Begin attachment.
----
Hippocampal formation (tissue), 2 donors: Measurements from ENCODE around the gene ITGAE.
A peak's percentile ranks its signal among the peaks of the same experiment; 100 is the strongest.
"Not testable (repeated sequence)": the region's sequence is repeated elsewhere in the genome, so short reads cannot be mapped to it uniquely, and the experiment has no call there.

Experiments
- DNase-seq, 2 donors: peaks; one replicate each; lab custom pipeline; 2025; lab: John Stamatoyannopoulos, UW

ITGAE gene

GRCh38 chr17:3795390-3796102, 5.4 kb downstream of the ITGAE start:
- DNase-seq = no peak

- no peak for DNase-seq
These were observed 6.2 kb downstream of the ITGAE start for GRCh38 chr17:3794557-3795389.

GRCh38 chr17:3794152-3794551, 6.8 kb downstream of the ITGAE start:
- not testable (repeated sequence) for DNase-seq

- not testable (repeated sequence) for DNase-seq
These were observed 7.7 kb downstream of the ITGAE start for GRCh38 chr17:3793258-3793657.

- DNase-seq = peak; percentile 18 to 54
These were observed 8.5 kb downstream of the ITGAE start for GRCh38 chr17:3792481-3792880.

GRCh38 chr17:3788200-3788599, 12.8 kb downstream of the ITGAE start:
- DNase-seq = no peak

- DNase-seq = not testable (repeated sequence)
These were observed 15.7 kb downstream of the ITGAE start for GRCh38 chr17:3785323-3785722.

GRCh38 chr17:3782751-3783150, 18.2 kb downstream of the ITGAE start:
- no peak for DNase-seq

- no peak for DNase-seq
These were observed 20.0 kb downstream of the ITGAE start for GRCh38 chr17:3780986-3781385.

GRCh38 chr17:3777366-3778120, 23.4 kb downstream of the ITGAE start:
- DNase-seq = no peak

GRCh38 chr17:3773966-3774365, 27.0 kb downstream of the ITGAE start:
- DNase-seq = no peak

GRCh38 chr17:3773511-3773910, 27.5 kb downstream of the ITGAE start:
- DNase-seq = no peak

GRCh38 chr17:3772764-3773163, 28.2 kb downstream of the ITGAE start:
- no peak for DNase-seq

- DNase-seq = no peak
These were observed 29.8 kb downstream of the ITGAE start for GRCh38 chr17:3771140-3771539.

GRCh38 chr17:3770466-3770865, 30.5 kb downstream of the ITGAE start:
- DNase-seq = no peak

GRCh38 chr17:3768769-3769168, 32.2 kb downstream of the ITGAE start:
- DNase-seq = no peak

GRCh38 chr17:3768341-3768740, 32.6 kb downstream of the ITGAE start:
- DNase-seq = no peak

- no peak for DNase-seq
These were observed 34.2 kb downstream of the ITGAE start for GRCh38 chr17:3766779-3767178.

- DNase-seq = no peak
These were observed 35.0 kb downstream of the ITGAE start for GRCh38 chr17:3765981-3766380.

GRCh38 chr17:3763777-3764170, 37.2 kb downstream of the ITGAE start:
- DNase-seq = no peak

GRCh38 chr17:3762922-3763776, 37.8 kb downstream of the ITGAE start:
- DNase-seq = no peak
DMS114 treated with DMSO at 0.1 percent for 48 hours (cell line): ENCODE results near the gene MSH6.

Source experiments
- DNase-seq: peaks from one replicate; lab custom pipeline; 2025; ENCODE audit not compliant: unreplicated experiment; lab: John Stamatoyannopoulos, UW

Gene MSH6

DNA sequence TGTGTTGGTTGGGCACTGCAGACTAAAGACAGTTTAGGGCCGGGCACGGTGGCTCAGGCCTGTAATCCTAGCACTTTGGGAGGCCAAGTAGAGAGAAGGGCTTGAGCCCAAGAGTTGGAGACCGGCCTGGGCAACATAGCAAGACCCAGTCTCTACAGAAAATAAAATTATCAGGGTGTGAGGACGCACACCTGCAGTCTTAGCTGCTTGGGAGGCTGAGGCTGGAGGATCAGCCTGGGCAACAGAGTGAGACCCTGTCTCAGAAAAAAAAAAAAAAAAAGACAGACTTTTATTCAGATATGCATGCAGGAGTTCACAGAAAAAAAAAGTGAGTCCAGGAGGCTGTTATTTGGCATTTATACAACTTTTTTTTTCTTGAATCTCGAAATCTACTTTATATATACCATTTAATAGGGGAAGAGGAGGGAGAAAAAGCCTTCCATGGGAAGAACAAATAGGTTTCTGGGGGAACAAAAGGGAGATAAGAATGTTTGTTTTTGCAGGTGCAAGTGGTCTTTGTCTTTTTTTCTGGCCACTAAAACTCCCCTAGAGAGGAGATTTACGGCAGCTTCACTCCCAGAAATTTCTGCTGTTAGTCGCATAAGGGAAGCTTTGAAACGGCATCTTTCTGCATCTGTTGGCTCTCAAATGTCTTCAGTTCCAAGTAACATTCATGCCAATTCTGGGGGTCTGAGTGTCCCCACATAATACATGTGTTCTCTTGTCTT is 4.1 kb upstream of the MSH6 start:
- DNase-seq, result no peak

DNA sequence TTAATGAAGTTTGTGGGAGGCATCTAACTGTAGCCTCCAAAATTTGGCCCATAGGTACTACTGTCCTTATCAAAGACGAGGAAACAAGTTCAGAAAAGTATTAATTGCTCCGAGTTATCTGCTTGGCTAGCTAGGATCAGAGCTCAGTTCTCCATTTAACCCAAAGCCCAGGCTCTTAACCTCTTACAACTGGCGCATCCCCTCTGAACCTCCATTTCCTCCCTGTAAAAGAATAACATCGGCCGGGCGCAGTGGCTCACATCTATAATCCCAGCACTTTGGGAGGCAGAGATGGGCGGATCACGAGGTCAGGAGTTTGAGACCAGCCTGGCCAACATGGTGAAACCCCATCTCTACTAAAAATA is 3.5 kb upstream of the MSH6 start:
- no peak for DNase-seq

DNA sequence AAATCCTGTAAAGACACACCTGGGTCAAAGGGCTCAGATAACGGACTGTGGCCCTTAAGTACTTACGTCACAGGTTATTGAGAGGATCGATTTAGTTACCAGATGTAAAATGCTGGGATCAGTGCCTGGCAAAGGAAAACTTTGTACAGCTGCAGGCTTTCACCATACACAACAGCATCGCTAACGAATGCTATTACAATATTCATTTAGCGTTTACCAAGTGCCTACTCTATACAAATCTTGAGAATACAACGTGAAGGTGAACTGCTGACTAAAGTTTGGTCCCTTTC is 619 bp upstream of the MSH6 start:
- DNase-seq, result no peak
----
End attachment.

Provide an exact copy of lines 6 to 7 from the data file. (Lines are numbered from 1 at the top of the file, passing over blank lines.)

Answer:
ITGAE gene

GRCh38 chr17:3795390-3796102, 5.4 kb downstream of the ITGAE start: